Ask most journalists about the Defence Advisory notice system, and – even if they have heard of it – they would probably have only a hazy idea of what it does.
But after the Press Complaints Commission and Ofcom, it’s the only other body in the UK which regulates what news organisations can and can’t report.
It is a peculiarly British arrangement. The media does not have to obey the code; it is completely voluntary. But it is rare for any news organisation to ignore DA-notices, because a voluntary code which works is usually preferable to a compulsory one.
The system broadly covers any stories that affect national security. There are five standing DA-notices, covering military operations, weapons, codes and communications, sensitive installations and intelligence operations. In fact, the sort of subjects which usually make good stories.
DA-notices are why the media does not, or at any rate should not, identify British intelligence agents, or show photos of secret military bunkers, or give details of the techniques used by Special Forces.
The system has existed in one shape or form since 1912. Originally its existence was more or less secret. D-notices, as they were called until 1993, could be slapped on stories to prevent their publication and the public would know nothing about it.
It was sometimes the stuff of sensation and controversy.
Since the system became voluntary, as far as the media is concerned in 1993, it has become much harder for governments to use it to stop stories without good reason.
Today, the DA-notice system is overseen by the Defence, Press and Broadcasting Advisory Committee, made up of the ‘official side'(from the Home Office, MoD, Foreign Office and Cabinet Office) and media representatives from news organisations. Regional papers are represented by the Newspaper Society.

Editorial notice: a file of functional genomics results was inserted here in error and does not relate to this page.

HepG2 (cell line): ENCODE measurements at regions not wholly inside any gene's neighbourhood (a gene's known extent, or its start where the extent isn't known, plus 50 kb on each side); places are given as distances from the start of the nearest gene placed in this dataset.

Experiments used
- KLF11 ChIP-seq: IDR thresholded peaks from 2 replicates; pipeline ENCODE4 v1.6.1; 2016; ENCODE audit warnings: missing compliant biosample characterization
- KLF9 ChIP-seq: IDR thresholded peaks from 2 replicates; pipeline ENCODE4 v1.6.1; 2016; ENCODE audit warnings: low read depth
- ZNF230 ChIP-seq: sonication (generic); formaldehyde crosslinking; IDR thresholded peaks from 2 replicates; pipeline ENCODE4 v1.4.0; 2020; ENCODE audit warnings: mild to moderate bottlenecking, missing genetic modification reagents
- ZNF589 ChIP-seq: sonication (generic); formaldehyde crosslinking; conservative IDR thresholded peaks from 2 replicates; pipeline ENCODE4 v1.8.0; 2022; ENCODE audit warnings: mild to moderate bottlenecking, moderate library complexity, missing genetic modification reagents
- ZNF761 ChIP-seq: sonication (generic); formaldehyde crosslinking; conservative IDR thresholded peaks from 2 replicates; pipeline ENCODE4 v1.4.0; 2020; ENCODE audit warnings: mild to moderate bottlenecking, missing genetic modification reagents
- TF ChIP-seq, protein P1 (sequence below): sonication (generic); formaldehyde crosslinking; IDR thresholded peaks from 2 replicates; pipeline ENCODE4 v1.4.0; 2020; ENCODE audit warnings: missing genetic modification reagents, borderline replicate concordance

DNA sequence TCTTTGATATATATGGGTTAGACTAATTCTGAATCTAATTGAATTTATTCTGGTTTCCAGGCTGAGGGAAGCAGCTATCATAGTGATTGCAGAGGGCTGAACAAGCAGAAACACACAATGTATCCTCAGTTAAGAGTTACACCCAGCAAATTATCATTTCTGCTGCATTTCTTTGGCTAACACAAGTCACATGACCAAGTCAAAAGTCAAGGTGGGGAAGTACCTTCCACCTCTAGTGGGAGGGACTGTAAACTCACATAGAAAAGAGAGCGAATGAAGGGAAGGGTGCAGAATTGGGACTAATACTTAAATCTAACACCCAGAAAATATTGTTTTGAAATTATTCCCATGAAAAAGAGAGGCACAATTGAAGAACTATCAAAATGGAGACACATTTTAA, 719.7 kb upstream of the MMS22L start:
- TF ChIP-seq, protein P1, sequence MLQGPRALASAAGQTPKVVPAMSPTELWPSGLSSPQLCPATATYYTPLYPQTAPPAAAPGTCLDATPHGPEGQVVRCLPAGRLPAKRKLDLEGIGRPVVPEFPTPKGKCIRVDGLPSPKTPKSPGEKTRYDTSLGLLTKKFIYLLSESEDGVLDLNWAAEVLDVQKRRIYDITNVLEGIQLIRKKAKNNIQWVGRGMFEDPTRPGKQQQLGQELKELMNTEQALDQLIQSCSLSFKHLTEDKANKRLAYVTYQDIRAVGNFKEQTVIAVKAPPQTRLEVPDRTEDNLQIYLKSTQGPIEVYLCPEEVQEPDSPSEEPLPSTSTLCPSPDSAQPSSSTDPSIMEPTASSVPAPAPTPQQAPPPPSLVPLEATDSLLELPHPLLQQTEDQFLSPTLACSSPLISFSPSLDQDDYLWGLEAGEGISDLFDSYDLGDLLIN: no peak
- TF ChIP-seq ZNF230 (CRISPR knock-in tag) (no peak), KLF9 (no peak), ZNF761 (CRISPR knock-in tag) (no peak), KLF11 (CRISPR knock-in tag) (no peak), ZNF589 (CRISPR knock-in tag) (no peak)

The committee is always chaired by the Permanent Under-Secretary for Defence; the vice-chair always comes from the media side.
The idea is that a journalist doing a story which is covered by one of the five standing DA-notices should first check to see if it is covered; and, if unsure, should take advice from the committee secretary.
Some people, mainly from civil liberty groups, have been critical of the system in the past – accusing it of indulging in cosy, self-censorship.
But the media members of the current committee are no pussycats and demand firm evidence that national security is threatened before agreeing to government requests.
(You can read the minutes of the committee’s meetings on the DA-notice website: www.dnotice.org.uk/ )
The current secretary, Air Vice-Marshal Andrew Vallance (whose contact details are also on the website) takes an independent line, sometimes to the chagrin of the MoD.
The system and the committee are probably more relevant today than for many years. With UK Special Forces active in Iraq and Afghanistan, and British Intelligence pitched against terrorists at home and abroad, there are plenty of stories, programmes and books to keep the secretary busy.
The growth of the internet has added a new dimension to the arguments about the system. There is plenty of content on the web which breaches DA-notices, though generally not on mainstream UK sites.
It creates a challenge to the concept of the ‘public domain’which is one of the main planks of the system.
Why should a British newspaper not report something if it’s all over the net? There may be no clear answer to this, but at least it’s being discussed.
The DA-notice may not be perfect, but it has to be better than straightforward government censorship, and probably the best we can do in a 21st-century democracy.
Simon Bucks is associate editor Sky News Online and vice-chairman of the Defence, Press and Broadcasting Advisory Committee. He is the first broadcaster to hold this position